Utility Rate Changes Mean Cloudy Future For Montana Solar Power
Montana’s utility regulators took unprecedented action Thursday when they suspended price rates for solar energy. It's a win for NorthWestern Energy, but it could slow growth in Montana’s solar energy industry.
“We’ll call the question. All those in favor of the motion as amended signify by saying aye, opposed no. The motion carries 3-2 with commissioners Kavulla and Bushman dissenting.”
The vote was prompted earlier this year by NorthWestern Energy, the South Dakota-based utility company.
NorthWestern called on Montana’s Public Service Commission to take emergency action and suspend the price they are legally required to pay for solar energy generated by small companies.
The utility says that the $66 per megawatt hour rate is out of date, and they are being charged too much. It says that could mean $215 million in additional costs they’d have to pass on to their customers over the next 25 years.
On Thursday, the PSC agreed the rate was too high, and temporarily suspended it.
Commissioner Roger Koopman voted in support of the suspension. He says solar projects are swarming into Montana to take advantage of the high, legally-required rate.
"They look at Montana and they kind of flood in here thinking we can cut a really fat hog with this $66 rate, which is totally unfair to the rate payer and totally unfair to Montana businesses, totally unfair to Montana industries."
Koopman calls the 1970s-era federal law that requires utilities to buy from small alternative energy producers short-sighted. The law allows individual states to set the prices utilities have to pay for that energy.
Koopman says he’s not anti-solar energy.
"I think it is great that they are doing what they are doing. In many cases have made investments and have come to a point where the utility has a certain legal obligation to go forward with their projects, even if they are at too high a rate.”
The problem Koopman sees is that the federal laws requiring utilities to buy alternative energy are being made by people concerned about climate change. He favors a more free market approach.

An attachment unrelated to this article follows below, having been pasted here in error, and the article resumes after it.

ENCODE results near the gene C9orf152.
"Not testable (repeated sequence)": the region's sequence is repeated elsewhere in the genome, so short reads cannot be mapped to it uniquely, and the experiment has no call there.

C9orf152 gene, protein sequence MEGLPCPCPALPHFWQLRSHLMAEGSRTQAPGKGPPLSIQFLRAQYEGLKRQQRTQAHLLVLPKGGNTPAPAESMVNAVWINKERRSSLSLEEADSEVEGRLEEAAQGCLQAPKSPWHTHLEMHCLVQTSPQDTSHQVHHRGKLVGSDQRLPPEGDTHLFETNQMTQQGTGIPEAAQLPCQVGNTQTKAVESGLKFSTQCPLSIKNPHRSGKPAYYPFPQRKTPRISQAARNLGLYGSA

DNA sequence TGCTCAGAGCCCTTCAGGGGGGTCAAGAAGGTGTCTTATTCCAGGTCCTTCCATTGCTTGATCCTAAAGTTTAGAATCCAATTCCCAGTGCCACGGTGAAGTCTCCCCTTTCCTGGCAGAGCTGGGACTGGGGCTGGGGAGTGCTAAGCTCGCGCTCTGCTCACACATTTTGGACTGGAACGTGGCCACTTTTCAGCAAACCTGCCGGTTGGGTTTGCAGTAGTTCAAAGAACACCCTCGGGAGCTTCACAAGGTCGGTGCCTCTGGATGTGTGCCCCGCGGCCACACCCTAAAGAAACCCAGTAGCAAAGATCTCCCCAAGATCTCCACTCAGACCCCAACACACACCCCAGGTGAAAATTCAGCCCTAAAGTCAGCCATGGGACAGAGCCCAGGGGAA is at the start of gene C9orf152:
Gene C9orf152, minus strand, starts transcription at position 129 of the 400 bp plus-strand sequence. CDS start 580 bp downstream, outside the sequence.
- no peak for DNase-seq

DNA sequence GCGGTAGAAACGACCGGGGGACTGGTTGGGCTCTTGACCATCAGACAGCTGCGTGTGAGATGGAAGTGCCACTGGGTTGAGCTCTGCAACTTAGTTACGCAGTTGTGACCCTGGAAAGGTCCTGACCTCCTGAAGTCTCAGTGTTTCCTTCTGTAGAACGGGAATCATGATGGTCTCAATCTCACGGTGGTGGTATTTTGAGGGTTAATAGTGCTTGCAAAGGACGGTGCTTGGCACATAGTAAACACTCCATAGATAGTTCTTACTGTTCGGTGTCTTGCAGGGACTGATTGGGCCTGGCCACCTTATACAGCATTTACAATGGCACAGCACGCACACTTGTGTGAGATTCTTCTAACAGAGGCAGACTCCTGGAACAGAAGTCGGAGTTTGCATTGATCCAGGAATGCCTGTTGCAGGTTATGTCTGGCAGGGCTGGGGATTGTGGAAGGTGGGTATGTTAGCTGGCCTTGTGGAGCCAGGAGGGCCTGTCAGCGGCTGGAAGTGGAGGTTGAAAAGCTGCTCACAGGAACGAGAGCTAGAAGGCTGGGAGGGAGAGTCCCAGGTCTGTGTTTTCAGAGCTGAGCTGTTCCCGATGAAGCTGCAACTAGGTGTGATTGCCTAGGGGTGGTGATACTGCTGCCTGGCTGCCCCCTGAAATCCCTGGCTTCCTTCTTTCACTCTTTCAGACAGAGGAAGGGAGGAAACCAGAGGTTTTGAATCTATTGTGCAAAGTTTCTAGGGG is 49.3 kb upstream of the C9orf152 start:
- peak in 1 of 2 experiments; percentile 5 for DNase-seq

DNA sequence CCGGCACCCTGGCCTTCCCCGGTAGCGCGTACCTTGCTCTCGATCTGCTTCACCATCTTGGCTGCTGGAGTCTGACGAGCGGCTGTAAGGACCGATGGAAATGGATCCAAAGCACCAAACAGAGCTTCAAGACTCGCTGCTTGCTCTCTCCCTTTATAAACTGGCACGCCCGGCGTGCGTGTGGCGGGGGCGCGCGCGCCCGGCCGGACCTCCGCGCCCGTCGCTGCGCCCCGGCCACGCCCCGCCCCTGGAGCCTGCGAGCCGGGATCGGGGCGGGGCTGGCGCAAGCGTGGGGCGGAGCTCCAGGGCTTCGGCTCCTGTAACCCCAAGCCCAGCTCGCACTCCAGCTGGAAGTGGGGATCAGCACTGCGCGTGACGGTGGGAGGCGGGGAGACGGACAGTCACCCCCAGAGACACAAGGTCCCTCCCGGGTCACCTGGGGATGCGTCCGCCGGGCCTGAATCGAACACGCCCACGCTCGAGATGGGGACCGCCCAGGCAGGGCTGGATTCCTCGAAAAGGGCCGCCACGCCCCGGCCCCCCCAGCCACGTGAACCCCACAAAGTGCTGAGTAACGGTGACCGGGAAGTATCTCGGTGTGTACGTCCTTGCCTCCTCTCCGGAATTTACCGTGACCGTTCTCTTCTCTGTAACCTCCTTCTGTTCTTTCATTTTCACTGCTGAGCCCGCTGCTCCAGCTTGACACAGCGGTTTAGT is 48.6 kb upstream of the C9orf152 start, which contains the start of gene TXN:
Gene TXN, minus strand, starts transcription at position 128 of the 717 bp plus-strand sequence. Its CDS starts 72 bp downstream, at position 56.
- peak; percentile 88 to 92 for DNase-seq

"Those who believe that climate disaster is imminent and that it is caused by something they call a pollutant, CO2, which in fact everything I can tell is not; and I would argue has more benefit than detriment."
The PSC’s vote means small solar companies will now have to negotiate with NorthWestern on a case by case basis, until the commission establishes a new rate, to replace the old one.
Until then, Commissioner Travis Kavulla says NorthWestern’s starting bid for solar energy will likely be much less than the suspended rate. And that could prevent the solar projects from moving forward.
"It further entrenches NorthWestern’s monopoly position relative to a captive set of consumers that they serve. And it will presumably also have negative consequences on the development of utility scale solar projects in Montana."
Kavulla voted against the suspension of the rate, which he calls a tariff, today, and questioned the legal ground the PSC had in removing a rate without replacing it with another.
"So my preference would have simply been to keep the tariff, but update it based on newer market information. It's still not a perfect solution, because there is no perfect solution for questions like this. But it at least would have kept the door open and I think, been fair to all of the participants involved."
Other members of the PSC said any figure they would replace the old rate with now would be arbitrary.
The commissions will study and work to create a new rate for the cost of solar energy within the year.
Kavulla said that updated rate will likely come out in November or December.